CARMEL, IND. — A study published online May 29 in the Journal of Toxicology and Environmental Health found sucralose-6-acetate (S6A) was genotoxic. Although the Splenda brand of sweeteners contains sucralose, it does not contain S6A, which is not the same as the sucralose in Splenda, according to Heartland Food Products Group, which owns the brand.

News reports alleging that the study indicated Splenda caused poor health effects are false, according to the Carmel-based company, which added no conclusions should be drawn about Splenda since the study did not analyze any Splenda products or ingredients.

Researchers at North Carolina State University in Raleigh, NC, led the study. The Engineering Foundation at North Carolina State supported the research. The study found consuming S6A led to a chemical breaking up DNA.

“Our new work establishes that sucralose-6-acetate is genotoxic,” said Susan Schiffman, PhD, corresponding author of the study and an adjunct professor in the joint department of biomedical engineering at North Carolina State University and the University of North Carolina at Chapel Hill. “We also found that trace amounts of sucralose-6-acetate can be found in off-the-shelf sucralose, even before it is consumed and metabolized.

“To put this in context, the European Food Safety Authority has a threshold of toxicological concern for all genotoxic substances of 0.15 micrograms per person per day,” Dr. Schiffman said. “Our work suggests that the trace amounts of sucralose-6-acetate in a single, daily sucralose-sweetened drink exceed that threshold, and that’s not even accounting for the amount of sucralose-6-acetate produced as metabolites after people consume sucralose.”

In the study a series of in vitro experiments exposed human blood cells to S6A and monitored for markers of genotoxicity. In vitro tests also exposed human gut tissues to S6A.

“Other studies have found that sucralose can adversely affect gut health, so we wanted to see what might be happening there,” Dr. Schiffman said. “When we exposed sucralose and sucralose-6-acetate to gut epithelial tissues — the tissue that lines your gut wall — we found that both chemicals cause ‘leaky gut.’ Basically, they make the wall of the gut more permeable. The chemicals damage the ‘tight junctions,’ or interfaces, where cells in the gut wall connect to each other.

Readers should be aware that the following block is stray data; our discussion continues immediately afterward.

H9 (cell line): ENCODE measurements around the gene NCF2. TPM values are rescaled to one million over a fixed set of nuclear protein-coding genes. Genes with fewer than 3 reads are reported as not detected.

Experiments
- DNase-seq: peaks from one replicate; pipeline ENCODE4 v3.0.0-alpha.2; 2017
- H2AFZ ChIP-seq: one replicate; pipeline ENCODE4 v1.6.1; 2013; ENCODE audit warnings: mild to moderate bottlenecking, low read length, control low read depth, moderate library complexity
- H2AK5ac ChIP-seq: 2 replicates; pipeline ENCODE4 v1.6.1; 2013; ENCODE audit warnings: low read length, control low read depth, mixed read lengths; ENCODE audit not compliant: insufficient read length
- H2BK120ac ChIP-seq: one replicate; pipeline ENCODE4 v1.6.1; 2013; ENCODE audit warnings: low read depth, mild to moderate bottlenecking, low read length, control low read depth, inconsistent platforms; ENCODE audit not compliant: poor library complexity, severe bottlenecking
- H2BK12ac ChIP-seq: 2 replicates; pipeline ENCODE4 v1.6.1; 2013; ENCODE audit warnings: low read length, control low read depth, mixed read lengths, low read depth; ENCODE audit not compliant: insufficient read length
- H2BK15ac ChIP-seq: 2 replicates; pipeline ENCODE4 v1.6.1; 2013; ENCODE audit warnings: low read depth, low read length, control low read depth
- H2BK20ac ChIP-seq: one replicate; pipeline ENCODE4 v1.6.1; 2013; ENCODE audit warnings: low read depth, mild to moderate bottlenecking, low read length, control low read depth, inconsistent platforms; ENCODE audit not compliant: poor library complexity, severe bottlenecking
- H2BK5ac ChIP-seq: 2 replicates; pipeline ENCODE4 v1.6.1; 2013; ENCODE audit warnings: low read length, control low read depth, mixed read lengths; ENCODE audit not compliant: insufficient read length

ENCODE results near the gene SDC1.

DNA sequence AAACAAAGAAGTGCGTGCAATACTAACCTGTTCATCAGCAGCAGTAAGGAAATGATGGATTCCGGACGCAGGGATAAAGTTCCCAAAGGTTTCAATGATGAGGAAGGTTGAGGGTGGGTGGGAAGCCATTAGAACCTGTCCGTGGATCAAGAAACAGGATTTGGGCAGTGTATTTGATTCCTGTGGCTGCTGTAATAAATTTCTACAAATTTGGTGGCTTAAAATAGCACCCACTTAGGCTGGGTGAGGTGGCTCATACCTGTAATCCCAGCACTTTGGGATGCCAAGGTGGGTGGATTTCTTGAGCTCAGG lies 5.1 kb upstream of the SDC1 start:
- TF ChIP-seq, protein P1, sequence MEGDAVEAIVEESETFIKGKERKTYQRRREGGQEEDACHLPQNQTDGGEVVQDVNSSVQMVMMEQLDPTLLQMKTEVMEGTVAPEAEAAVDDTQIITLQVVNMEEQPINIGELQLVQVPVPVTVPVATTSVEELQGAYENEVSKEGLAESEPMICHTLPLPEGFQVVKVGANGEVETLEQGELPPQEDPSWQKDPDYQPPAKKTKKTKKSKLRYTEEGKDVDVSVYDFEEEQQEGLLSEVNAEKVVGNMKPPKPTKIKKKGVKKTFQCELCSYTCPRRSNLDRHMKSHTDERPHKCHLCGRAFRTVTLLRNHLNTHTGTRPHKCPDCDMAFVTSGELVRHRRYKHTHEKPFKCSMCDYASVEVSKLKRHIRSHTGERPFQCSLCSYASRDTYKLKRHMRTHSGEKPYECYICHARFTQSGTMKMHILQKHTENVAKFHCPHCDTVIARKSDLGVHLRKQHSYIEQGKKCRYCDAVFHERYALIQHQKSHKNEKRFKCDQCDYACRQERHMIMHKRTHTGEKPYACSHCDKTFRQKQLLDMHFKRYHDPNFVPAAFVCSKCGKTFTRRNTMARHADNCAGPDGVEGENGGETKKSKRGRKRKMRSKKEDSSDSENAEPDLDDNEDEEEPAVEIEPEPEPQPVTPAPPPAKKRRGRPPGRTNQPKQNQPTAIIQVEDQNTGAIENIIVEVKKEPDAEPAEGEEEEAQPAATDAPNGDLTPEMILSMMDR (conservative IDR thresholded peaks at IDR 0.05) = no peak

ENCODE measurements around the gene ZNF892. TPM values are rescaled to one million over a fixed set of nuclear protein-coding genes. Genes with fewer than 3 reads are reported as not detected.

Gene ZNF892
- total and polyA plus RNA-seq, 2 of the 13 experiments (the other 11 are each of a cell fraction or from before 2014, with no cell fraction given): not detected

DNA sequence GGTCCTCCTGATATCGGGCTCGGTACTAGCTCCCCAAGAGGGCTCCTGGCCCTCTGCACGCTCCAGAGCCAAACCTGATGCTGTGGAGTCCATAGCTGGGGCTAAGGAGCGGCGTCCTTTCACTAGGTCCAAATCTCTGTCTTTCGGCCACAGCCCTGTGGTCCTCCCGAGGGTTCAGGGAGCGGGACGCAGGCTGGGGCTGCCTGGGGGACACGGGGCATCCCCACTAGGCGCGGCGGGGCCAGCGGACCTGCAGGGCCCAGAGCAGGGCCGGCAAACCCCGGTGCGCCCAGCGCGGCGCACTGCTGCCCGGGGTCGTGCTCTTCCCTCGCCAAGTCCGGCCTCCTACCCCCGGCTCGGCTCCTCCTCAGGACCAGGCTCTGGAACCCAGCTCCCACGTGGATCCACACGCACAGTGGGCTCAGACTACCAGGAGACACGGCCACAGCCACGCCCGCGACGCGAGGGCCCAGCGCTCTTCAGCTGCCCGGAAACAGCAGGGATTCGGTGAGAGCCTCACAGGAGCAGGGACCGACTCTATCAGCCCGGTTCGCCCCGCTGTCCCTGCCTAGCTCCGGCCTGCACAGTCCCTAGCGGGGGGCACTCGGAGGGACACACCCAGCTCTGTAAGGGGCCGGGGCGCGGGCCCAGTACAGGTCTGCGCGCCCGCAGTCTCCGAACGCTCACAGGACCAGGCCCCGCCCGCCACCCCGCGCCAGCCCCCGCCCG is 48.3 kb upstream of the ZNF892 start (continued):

“A leaky gut is problematic because it means that things that would normally be flushed out of the body in feces are instead leaking out of the gut and being absorbed into the bloodstream.”

Millions of consumers have used Splenda, a zero-calorie sweetener, according to Heartland Food Products Group. The US Food and Drug Administration and the European Food Safety Authority are some of the food safety organizations that have approved its use.

Dr. Schiffman said the safety and regulatory status of sucralose should be revisited.

“If nothing else, I encourage people to avoid products containing sucralose,” she said. “It’s something you should not be eating.”

Robert Rankin, president of the Calorie Control Council, said the North Carolina State study had shortcomings.

“This study was conducted in a laboratory environment, which cannot mimic the complex mechanisms of the human body, even when human cells are used,” he said. “Therefore, the results of the study cannot be inferred by extension to humans and the general population.

“For the millions of people who rely on low- and no-calorie sweeteners to help manage body weight and reduce the risk of non-communicable diseases like diabetes and obesity, it is important to know the facts, which is sucralose has been rigorously studied by scientific and regulatory authorities around the world and is safe to consume.”

The Calorie Control Council, an international association, represents the low-calorie and reduced-calorie food and beverage industry.